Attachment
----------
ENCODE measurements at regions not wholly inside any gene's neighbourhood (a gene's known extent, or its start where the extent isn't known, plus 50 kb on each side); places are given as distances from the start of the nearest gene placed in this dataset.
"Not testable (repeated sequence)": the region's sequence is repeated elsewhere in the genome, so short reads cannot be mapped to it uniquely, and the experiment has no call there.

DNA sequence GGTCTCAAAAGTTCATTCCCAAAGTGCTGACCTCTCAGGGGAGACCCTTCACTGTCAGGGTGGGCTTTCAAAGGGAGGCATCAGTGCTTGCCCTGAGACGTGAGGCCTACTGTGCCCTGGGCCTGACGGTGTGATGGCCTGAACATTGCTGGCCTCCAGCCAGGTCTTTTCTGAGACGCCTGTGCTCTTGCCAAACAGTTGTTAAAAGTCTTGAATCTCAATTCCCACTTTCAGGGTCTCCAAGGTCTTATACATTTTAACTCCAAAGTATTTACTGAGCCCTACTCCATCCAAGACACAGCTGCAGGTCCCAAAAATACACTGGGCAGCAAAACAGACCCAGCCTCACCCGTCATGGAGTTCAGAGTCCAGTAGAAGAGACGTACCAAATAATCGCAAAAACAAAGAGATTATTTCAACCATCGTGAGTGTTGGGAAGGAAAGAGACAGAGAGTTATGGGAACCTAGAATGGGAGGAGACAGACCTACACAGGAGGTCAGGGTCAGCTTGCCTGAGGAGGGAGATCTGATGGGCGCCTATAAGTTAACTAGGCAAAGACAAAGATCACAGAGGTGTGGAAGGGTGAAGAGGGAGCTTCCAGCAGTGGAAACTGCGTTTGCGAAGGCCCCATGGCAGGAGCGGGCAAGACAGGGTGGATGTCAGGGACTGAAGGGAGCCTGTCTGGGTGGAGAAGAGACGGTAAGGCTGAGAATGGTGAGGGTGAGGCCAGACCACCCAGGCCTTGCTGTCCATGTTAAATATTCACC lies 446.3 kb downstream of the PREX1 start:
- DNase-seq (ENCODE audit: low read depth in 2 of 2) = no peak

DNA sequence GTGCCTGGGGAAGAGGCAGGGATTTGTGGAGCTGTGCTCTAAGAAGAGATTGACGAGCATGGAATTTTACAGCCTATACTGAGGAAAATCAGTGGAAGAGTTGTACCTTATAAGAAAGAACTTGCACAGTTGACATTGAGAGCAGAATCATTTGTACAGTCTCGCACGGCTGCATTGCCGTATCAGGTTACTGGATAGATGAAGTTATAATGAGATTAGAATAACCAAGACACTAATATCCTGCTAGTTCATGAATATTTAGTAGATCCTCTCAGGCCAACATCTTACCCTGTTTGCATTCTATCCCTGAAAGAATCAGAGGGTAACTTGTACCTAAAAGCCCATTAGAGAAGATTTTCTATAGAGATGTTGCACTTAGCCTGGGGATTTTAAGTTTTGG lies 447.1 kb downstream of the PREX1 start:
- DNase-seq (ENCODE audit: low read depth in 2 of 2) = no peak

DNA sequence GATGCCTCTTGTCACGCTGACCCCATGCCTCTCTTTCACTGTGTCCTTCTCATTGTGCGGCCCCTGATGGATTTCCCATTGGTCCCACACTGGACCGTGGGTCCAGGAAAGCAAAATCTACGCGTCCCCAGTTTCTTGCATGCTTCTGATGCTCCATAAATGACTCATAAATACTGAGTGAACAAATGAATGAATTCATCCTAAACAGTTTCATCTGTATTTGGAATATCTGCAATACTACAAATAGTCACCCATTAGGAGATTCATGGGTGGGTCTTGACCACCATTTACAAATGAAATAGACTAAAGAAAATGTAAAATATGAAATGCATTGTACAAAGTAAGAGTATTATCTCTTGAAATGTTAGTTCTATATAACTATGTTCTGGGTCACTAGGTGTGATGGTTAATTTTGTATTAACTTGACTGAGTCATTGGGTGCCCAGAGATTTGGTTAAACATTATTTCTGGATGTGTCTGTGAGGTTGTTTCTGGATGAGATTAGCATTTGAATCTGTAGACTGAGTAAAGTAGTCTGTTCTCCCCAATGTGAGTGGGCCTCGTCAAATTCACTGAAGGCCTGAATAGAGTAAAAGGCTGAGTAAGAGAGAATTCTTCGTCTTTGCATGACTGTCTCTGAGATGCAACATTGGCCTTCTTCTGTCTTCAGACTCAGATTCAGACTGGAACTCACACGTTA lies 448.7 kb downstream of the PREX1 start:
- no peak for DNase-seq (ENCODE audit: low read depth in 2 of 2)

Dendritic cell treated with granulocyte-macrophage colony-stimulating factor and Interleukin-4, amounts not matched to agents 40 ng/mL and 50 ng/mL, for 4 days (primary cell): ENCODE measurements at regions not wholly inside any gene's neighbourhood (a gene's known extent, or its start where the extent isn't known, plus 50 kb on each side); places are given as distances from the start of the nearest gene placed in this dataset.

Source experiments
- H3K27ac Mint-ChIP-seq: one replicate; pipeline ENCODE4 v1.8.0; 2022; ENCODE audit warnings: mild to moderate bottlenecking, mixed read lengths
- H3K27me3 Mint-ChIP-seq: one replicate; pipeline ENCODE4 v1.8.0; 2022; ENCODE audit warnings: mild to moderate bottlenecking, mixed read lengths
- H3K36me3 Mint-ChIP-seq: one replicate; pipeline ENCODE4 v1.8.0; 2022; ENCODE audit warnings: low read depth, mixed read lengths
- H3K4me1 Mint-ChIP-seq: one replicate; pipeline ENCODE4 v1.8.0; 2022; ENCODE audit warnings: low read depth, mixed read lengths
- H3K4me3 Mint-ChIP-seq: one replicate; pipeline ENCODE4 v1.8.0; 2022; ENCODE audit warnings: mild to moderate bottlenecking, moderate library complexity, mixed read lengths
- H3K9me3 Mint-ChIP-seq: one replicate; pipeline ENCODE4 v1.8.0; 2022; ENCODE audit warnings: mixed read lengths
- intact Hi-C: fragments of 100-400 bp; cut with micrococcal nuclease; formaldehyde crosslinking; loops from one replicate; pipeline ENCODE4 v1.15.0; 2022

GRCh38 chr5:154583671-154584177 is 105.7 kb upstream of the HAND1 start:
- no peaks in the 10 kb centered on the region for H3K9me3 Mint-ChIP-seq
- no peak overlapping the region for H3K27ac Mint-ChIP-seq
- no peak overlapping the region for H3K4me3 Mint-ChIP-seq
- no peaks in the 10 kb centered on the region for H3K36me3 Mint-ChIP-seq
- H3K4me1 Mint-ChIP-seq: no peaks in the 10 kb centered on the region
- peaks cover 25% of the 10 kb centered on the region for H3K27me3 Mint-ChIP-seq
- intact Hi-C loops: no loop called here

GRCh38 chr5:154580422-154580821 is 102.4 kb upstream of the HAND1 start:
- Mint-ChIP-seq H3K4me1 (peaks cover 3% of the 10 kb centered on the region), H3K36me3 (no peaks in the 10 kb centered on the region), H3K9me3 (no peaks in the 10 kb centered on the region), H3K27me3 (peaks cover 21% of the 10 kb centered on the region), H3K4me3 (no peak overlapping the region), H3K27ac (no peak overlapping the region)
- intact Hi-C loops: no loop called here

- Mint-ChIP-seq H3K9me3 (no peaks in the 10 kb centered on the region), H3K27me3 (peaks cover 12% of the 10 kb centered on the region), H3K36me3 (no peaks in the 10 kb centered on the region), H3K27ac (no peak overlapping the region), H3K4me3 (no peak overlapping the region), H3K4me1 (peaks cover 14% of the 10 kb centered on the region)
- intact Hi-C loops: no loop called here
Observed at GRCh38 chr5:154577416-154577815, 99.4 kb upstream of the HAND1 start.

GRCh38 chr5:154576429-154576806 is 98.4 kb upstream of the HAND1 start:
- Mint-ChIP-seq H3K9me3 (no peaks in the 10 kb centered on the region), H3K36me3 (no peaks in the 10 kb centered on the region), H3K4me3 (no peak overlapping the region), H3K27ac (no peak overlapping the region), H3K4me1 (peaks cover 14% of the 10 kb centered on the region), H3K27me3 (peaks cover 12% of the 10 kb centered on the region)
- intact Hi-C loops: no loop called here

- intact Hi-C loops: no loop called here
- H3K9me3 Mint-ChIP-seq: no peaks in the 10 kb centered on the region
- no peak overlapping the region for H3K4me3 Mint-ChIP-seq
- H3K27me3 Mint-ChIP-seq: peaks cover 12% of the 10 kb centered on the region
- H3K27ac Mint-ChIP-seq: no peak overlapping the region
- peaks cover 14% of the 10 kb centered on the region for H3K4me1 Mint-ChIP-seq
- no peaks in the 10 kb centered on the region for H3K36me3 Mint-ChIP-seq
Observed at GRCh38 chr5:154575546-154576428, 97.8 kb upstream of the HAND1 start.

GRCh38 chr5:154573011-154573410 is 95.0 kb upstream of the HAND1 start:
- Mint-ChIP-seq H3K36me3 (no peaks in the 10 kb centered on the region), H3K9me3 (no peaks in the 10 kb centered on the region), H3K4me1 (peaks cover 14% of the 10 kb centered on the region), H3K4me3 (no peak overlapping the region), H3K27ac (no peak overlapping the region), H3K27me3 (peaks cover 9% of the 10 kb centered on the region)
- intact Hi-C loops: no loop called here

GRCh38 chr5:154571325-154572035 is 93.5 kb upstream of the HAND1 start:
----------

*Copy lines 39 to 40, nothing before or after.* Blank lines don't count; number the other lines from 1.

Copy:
- H3K27ac Mint-ChIP-seq: no peak overlapping the region
- peaks cover 14% of the 10 kb centered on the region for H3K4me1 Mint-ChIP-seq